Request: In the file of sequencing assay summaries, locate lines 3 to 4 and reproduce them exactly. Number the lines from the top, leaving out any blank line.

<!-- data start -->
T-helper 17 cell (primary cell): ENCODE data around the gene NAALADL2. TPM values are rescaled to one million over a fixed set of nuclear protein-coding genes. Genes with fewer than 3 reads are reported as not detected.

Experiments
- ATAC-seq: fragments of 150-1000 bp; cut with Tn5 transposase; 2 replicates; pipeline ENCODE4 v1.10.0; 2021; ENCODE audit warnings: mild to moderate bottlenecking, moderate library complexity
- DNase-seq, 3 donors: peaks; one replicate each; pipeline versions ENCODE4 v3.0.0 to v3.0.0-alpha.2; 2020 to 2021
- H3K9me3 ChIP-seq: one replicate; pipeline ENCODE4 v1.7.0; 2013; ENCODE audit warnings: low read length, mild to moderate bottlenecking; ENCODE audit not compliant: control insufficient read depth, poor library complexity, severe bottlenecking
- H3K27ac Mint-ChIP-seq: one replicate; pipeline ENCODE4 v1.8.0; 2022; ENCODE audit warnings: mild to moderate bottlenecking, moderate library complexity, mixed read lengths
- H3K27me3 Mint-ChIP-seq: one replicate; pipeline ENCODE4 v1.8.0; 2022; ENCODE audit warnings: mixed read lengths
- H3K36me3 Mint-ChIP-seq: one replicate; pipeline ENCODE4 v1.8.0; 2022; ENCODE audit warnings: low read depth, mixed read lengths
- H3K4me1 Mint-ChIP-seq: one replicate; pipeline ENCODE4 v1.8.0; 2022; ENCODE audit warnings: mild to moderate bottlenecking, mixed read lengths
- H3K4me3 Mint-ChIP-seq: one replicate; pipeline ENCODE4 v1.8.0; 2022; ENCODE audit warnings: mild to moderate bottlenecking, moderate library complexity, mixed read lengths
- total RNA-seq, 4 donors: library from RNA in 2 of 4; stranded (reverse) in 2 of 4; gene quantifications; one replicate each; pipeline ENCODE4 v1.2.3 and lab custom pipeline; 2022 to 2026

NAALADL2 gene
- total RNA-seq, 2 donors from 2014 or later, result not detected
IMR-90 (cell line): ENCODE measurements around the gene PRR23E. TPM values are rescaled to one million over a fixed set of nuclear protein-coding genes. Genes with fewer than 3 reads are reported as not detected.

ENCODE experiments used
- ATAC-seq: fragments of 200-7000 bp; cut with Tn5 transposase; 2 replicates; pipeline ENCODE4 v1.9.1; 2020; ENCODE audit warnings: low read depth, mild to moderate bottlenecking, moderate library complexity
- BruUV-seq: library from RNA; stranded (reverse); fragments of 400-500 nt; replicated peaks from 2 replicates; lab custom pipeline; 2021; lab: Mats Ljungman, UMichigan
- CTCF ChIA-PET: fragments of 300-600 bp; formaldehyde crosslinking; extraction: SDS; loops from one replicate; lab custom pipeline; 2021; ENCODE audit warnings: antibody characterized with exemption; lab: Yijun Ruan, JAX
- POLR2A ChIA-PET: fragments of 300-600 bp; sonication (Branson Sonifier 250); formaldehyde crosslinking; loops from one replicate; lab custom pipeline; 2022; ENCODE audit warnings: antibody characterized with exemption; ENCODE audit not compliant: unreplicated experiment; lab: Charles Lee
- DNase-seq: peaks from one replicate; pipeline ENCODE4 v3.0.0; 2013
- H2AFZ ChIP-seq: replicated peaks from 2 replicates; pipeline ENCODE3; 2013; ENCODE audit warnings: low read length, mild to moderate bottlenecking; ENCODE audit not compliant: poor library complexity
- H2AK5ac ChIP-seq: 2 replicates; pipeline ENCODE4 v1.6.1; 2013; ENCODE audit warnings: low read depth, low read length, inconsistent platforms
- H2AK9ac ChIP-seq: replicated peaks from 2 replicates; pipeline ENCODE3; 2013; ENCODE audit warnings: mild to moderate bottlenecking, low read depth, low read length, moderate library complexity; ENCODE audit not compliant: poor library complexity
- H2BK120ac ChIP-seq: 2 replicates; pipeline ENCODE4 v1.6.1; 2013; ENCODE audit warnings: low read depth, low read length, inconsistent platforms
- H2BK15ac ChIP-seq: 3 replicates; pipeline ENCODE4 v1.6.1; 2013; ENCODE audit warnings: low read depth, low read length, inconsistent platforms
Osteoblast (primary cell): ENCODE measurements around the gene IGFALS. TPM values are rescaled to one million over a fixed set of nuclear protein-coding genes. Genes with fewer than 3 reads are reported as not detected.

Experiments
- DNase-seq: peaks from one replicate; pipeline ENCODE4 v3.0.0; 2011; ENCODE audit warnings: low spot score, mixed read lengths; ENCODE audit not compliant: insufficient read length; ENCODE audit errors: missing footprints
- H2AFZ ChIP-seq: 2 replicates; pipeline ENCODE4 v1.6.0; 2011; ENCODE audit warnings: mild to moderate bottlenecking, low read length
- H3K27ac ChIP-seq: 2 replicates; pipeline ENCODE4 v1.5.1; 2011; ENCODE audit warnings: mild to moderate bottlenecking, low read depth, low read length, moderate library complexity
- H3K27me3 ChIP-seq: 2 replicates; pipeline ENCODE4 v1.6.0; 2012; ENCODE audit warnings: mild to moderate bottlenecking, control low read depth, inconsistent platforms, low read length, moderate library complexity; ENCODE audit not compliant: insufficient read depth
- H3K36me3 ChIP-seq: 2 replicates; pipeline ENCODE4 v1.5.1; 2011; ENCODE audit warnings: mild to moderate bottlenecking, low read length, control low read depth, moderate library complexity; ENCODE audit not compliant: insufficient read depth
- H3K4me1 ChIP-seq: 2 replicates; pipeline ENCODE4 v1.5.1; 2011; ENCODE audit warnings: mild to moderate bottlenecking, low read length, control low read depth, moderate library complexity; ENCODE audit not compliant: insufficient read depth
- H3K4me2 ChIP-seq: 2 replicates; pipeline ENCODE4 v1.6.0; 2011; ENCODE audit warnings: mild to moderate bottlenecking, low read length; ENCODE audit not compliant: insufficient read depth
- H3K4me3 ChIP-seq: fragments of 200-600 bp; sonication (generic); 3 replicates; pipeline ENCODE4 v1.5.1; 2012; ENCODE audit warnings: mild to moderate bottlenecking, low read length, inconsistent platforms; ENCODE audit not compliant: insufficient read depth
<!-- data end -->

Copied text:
- ATAC-seq: fragments of 150-1000 bp; cut with Tn5 transposase; 2 replicates; pipeline ENCODE4 v1.10.0; 2021; ENCODE audit warnings: mild to moderate bottlenecking, moderate library complexity
- DNase-seq, 3 donors: peaks; one replicate each; pipeline versions ENCODE4 v3.0.0 to v3.0.0-alpha.2; 2020 to 2021